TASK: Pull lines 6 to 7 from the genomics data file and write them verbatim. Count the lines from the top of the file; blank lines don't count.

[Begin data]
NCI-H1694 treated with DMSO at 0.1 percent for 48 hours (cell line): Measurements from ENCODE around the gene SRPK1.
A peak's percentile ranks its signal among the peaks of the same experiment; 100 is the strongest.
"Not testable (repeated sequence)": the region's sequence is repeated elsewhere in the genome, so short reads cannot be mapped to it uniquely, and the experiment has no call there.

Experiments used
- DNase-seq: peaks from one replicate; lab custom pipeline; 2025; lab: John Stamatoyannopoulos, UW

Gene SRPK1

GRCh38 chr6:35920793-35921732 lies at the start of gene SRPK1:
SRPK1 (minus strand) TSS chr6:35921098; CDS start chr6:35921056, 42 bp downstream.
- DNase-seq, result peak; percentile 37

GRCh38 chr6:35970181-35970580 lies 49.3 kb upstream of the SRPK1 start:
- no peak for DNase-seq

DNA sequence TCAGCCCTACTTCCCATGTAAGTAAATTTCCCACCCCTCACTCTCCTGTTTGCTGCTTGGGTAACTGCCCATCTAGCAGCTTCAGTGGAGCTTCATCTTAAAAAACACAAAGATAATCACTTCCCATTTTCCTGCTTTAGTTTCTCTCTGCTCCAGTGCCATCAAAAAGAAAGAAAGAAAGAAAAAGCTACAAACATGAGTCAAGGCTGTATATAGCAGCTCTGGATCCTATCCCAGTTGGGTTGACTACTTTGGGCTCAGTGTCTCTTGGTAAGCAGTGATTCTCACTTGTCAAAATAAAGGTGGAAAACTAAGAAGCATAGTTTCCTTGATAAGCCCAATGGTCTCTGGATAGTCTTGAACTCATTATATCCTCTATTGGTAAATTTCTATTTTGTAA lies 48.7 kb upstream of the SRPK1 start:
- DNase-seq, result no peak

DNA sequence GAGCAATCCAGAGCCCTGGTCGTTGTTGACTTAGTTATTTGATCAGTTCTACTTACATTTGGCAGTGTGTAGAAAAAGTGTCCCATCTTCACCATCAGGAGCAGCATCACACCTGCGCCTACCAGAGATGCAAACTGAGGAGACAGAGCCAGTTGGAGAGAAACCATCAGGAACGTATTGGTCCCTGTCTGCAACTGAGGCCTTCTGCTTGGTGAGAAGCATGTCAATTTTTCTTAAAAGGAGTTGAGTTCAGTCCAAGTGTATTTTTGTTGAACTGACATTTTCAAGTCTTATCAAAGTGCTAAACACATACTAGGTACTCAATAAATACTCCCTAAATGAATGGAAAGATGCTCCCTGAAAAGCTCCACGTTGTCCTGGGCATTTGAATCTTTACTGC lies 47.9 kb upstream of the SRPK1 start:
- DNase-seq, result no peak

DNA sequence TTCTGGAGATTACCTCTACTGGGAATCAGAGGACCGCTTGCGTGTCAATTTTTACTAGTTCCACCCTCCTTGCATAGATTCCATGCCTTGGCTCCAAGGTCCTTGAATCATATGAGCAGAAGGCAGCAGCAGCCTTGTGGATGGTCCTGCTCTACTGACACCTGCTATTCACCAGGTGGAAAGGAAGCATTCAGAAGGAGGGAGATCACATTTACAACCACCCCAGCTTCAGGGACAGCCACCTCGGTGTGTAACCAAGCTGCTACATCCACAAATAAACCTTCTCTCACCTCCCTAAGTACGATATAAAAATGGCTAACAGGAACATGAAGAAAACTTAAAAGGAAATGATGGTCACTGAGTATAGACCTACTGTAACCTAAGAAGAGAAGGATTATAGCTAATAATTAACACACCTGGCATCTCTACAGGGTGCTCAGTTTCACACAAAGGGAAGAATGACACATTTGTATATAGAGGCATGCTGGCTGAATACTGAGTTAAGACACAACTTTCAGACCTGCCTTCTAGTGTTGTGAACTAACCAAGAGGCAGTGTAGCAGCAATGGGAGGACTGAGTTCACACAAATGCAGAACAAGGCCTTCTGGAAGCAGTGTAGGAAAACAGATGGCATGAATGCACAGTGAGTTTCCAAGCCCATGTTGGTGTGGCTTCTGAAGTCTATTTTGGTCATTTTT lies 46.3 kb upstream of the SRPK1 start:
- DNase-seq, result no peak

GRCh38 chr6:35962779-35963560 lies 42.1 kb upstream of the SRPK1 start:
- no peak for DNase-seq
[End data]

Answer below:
Gene SRPK1

GRCh38 chr6:35920793-35921732 lies at the start of gene SRPK1: